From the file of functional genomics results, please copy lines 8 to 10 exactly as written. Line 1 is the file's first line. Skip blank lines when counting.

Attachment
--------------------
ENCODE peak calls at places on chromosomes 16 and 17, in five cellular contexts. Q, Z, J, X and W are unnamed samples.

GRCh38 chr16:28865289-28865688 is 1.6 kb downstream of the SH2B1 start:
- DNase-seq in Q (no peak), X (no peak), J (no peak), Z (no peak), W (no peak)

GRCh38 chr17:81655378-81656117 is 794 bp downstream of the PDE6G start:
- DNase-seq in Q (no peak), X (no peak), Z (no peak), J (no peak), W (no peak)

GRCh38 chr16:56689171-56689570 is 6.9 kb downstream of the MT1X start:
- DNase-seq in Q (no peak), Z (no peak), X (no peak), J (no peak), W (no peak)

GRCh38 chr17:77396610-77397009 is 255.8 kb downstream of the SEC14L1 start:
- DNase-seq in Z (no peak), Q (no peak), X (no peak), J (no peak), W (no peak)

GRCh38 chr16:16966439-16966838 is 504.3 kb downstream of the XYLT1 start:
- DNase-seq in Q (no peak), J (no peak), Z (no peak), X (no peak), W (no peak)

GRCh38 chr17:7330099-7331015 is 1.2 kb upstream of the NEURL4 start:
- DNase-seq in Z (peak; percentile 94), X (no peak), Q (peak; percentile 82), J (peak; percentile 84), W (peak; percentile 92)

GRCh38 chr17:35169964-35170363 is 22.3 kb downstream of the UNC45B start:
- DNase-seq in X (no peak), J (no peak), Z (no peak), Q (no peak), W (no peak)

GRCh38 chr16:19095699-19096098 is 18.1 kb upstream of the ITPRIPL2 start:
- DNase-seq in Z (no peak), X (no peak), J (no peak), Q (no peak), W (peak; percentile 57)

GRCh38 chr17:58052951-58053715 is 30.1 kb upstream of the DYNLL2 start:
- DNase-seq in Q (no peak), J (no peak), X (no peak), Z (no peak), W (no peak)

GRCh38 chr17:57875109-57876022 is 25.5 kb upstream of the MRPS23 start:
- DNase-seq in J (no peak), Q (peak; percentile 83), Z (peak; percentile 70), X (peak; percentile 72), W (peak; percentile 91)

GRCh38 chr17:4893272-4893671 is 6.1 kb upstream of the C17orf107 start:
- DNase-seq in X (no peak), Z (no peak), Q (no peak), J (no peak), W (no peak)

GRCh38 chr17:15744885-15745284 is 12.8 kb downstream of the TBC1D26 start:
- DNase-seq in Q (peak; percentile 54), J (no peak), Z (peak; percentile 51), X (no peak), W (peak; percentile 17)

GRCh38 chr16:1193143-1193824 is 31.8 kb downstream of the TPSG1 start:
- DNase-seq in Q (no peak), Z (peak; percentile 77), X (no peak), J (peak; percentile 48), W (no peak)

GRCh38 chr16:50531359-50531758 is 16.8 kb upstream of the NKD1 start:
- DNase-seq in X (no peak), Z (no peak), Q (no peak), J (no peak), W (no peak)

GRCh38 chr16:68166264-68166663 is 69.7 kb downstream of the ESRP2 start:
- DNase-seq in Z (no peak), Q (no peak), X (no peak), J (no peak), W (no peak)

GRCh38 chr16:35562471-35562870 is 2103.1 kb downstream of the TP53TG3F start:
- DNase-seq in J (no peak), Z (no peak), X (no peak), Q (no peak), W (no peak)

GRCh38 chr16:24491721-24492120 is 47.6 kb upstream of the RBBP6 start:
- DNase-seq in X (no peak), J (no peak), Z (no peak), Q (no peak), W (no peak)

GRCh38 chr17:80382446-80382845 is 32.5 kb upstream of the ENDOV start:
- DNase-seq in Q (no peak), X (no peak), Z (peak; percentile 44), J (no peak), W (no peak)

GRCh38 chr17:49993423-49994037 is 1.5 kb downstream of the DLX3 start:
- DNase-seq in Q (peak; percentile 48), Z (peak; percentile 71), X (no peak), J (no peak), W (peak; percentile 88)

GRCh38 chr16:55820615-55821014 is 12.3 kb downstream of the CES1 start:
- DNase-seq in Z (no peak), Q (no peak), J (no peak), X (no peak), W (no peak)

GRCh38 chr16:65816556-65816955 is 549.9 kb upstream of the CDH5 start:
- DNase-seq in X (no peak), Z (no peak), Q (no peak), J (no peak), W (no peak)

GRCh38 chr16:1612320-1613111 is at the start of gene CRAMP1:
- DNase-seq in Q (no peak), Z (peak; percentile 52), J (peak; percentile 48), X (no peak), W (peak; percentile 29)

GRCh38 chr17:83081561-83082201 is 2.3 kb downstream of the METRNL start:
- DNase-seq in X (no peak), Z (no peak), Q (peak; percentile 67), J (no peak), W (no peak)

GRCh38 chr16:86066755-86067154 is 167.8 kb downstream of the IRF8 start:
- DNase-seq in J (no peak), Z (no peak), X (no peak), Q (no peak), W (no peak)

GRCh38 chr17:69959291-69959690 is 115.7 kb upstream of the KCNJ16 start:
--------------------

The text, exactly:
GRCh38 chr17:77396610-77397009 is 255.8 kb downstream of the SEC14L1 start:
- DNase-seq in Z (no peak), Q (no peak), X (no peak), J (no peak), W (no peak)

GRCh38 chr16:16966439-16966838 is 504.3 kb downstream of the XYLT1 start: